by Laurie and Bob LaZebnik
Bob and I are gravely concerned about the intention of the board of the Clark Lake Community Center. They plan to give the Center away. Their idea is to build a covered structure west of our current building as a venue for larger events. The new structure would be funded by a generous Clark Lake donor. And then the board would sign over ownership of the buildings to Jackson County.
The architecturally significant historic building is on this site thanks to an incredible outpouring of support, sweat equity and in-kind contributions from people around this lake, not from the Jackson County Parks Department. The building that has become the Clark Lake Community Center is here today because we saved it. All of us. And Clark Lakers have continued to make the repairs necessary to keep the old summer cottage in its grand, original state. I suspect we all will continue.
Back in 1996 when Bob and I decided to raze the old Kentucky Homestead and construct our current cottage, the outcry from Clark Lakers was loud. “You can’t destroy that building. It’s the oldest building still standing on this lake. That clapboard-sided building houses the history of one of the first families to settle on Clark Lake. It holds the lore of servants sleeping in the attic and ghosts rattling around on the second floor. It is a rare example of turn-of-the last century architecture. That building marks the beginning of Clark Lake changing from a rural agricultural-horse and buggy community to an active recreational lake with big bands, row boats and summer theatre. The movement to Clark Lake at the time the Kentucky Homestead was built was driven by the Cincinnati Northern railroad dropping passengers at the village end of the lake and steamboats delivering families to their summer get-a-ways up and down the shore.”
Bob and I heard from generations of families who have lived and still live at this lake. They wanted to preserve this old building because it represents memories of generations friends and families who were part of a community here at this lake. Some partied with the Graziani family who built the Homestead in 1895, or someone’s grandpa slept there when it was the Clark Lake Yacht Club. Holding on to those memories brought this community together to fund the floating of the building across the lake and turning it into a place where we can all hold family weddings, birthday parties and rites of passage ceremonies. Clark Lakers want their kids and grandkids to know their roots. Bob and I heard your screaming. We cancelled the demolition crew. We donated our cottage to preserve it and the communal history it represents.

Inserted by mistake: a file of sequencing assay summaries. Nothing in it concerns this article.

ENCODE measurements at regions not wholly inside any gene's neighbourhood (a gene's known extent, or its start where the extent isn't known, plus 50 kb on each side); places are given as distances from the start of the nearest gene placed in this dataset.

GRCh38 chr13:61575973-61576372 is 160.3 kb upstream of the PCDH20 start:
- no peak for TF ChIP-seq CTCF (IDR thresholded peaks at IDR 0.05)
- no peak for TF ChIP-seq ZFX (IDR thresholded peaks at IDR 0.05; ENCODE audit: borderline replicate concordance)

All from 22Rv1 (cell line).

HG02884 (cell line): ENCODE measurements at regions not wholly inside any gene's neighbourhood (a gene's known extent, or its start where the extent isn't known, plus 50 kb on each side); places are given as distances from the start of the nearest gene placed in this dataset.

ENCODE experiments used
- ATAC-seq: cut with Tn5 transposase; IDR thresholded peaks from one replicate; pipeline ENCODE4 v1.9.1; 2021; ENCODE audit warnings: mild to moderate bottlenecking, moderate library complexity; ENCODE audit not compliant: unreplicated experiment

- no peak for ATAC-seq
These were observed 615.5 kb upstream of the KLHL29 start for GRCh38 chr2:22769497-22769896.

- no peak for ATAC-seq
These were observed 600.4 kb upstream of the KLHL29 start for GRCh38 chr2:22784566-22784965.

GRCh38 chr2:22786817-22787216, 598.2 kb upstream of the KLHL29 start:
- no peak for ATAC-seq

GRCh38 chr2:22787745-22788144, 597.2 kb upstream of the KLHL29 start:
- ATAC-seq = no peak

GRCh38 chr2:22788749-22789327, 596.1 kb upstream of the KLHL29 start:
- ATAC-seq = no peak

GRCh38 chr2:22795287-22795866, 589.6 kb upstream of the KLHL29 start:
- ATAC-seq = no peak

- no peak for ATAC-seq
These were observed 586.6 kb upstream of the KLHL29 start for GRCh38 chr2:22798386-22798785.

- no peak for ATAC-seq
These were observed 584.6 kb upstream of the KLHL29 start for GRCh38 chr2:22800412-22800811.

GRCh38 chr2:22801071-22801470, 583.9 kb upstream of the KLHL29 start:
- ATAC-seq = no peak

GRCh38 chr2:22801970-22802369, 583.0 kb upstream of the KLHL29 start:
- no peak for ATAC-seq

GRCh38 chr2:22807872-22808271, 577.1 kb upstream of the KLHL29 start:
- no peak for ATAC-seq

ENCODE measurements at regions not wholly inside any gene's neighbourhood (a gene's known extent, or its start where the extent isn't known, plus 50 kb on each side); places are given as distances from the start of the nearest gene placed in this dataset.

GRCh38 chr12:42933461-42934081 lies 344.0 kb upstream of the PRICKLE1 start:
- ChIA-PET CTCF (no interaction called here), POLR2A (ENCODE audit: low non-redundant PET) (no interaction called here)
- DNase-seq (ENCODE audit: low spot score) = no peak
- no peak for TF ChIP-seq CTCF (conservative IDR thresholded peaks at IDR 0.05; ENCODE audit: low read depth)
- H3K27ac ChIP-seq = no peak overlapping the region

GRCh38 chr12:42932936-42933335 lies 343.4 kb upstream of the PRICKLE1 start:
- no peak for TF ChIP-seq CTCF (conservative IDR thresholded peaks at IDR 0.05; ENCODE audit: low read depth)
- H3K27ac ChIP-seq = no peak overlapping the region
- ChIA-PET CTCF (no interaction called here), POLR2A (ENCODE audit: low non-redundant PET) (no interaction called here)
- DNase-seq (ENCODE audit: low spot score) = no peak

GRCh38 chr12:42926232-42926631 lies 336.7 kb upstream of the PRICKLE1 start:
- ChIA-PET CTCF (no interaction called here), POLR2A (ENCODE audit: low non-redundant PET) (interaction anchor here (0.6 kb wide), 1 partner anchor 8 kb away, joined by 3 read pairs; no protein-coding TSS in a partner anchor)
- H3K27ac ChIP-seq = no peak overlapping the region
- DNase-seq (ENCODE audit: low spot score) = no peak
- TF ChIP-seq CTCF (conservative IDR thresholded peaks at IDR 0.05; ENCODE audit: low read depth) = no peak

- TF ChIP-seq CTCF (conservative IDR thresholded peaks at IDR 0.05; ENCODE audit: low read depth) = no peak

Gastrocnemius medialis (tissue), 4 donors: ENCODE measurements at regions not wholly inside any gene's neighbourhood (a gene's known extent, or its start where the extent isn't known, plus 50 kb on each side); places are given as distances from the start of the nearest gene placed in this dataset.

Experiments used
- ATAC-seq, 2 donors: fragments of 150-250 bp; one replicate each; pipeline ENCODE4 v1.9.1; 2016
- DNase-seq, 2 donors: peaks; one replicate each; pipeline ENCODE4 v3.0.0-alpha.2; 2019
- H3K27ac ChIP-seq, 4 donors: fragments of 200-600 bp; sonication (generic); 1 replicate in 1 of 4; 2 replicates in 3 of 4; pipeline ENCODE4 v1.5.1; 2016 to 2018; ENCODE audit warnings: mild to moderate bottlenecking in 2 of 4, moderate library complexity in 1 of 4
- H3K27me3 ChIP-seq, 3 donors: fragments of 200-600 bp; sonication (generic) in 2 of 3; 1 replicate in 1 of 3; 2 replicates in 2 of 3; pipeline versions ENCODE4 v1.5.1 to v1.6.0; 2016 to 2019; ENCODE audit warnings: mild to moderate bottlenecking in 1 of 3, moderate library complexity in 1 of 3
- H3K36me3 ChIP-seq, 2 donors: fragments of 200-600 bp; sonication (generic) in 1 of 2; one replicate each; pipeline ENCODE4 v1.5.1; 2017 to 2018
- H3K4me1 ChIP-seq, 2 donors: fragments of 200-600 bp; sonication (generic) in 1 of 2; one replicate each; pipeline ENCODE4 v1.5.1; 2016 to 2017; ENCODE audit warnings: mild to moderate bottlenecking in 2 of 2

A $100,000 donation was the seed for the planned 40’ by 42’ pavilion. Location would be between the west side of the Center and the adjacent neighborhood. The covered structure would accommodate 100 to 150 people in addition to the current building capacity of 25.
To be sure the extra income from raising rates from the current $300 for an event would help maintain the Center, but has the board considered the ensuing issues? Will bands and party revelers, that could go into the night, be tolerated by adjacent neighbors? Has the board thought about the additional traffic and parking for 150 at the already busy Beach Bar end of the lake? The proposed open, pole barn structure does nothing to embellish the old treasure next to it, the building that the U.S. Department of Interior sited as a rare example of architecture from a time and place in the history of Clark Lake, Michigan, a building important enough to list as a National Historic Site.
The board plans to give the buildings to a government entity. Ownership makes a big difference. Jackson County Park administrators may give the board a nod today, tell them all is well and we can continue to rent the facility and pay for upkeep on the building. But administrators change. The Jackson County Parks will have its own agenda, and it may not continue to be ours. The board’s plan doesn’t make sense to me.
We urge board members of the Clark Lake Community Center to reconsider these plans.
Bob and Laurie LaZebnik
Editor’s note: Here are earlier postings about this topic.
Flip Reynolds responds the news of the Community Centers plans
First news story regarding Community Centers plan to build a pavilion and turn over ownership of it and the house to the County